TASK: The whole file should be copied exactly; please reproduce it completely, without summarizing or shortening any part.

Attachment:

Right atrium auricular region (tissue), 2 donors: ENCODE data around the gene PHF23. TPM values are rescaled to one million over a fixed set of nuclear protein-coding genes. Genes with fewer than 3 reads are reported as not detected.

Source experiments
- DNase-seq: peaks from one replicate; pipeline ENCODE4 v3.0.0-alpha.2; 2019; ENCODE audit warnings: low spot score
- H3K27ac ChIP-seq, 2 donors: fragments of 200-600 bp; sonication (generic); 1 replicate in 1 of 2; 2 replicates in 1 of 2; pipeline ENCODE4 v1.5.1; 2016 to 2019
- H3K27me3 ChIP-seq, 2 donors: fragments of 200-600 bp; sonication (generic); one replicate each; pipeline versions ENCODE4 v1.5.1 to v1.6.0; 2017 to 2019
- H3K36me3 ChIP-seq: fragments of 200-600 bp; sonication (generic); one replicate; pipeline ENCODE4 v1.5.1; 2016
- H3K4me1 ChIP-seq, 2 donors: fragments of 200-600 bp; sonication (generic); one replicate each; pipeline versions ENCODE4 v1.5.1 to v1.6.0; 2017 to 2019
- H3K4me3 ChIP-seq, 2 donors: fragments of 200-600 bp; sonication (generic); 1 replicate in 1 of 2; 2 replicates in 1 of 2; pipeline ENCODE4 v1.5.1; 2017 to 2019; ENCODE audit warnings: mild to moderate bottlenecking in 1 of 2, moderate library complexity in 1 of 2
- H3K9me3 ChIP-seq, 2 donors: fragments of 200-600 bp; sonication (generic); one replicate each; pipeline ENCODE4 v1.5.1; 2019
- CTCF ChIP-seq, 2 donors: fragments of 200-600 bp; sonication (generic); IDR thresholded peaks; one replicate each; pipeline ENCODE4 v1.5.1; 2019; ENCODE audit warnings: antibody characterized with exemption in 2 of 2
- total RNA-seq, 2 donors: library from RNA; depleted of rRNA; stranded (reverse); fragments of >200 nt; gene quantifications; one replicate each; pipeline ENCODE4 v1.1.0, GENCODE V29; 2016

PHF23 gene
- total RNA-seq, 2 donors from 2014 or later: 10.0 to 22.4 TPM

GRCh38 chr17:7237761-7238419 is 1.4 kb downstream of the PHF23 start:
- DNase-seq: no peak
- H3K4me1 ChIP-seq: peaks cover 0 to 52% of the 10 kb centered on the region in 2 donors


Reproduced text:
Right atrium auricular region (tissue), 2 donors: ENCODE data around the gene PHF23. TPM values are rescaled to one million over a fixed set of nuclear protein-coding genes. Genes with fewer than 3 reads are reported as not detected.

Source experiments
- DNase-seq: peaks from one replicate; pipeline ENCODE4 v3.0.0-alpha.2; 2019; ENCODE audit warnings: low spot score
- H3K27ac ChIP-seq, 2 donors: fragments of 200-600 bp; sonication (generic); 1 replicate in 1 of 2; 2 replicates in 1 of 2; pipeline ENCODE4 v1.5.1; 2016 to 2019
- H3K27me3 ChIP-seq, 2 donors: fragments of 200-600 bp; sonication (generic); one replicate each; pipeline versions ENCODE4 v1.5.1 to v1.6.0; 2017 to 2019
- H3K36me3 ChIP-seq: fragments of 200-600 bp; sonication (generic); one replicate; pipeline ENCODE4 v1.5.1; 2016
- H3K4me1 ChIP-seq, 2 donors: fragments of 200-600 bp; sonication (generic); one replicate each; pipeline versions ENCODE4 v1.5.1 to v1.6.0; 2017 to 2019
- H3K4me3 ChIP-seq, 2 donors: fragments of 200-600 bp; sonication (generic); 1 replicate in 1 of 2; 2 replicates in 1 of 2; pipeline ENCODE4 v1.5.1; 2017 to 2019; ENCODE audit warnings: mild to moderate bottlenecking in 1 of 2, moderate library complexity in 1 of 2
- H3K9me3 ChIP-seq, 2 donors: fragments of 200-600 bp; sonication (generic); one replicate each; pipeline ENCODE4 v1.5.1; 2019
- CTCF ChIP-seq, 2 donors: fragments of 200-600 bp; sonication (generic); IDR thresholded peaks; one replicate each; pipeline ENCODE4 v1.5.1; 2019; ENCODE audit warnings: antibody characterized with exemption in 2 of 2
- total RNA-seq, 2 donors: library from RNA; depleted of rRNA; stranded (reverse); fragments of >200 nt; gene quantifications; one replicate each; pipeline ENCODE4 v1.1.0, GENCODE V29; 2016

PHF23 gene
- total RNA-seq, 2 donors from 2014 or later: 10.0 to 22.4 TPM

GRCh38 chr17:7237761-7238419 is 1.4 kb downstream of the PHF23 start:
- DNase-seq: no peak
- H3K4me1 ChIP-seq: peaks cover 0 to 52% of the 10 kb centered on the region in 2 donors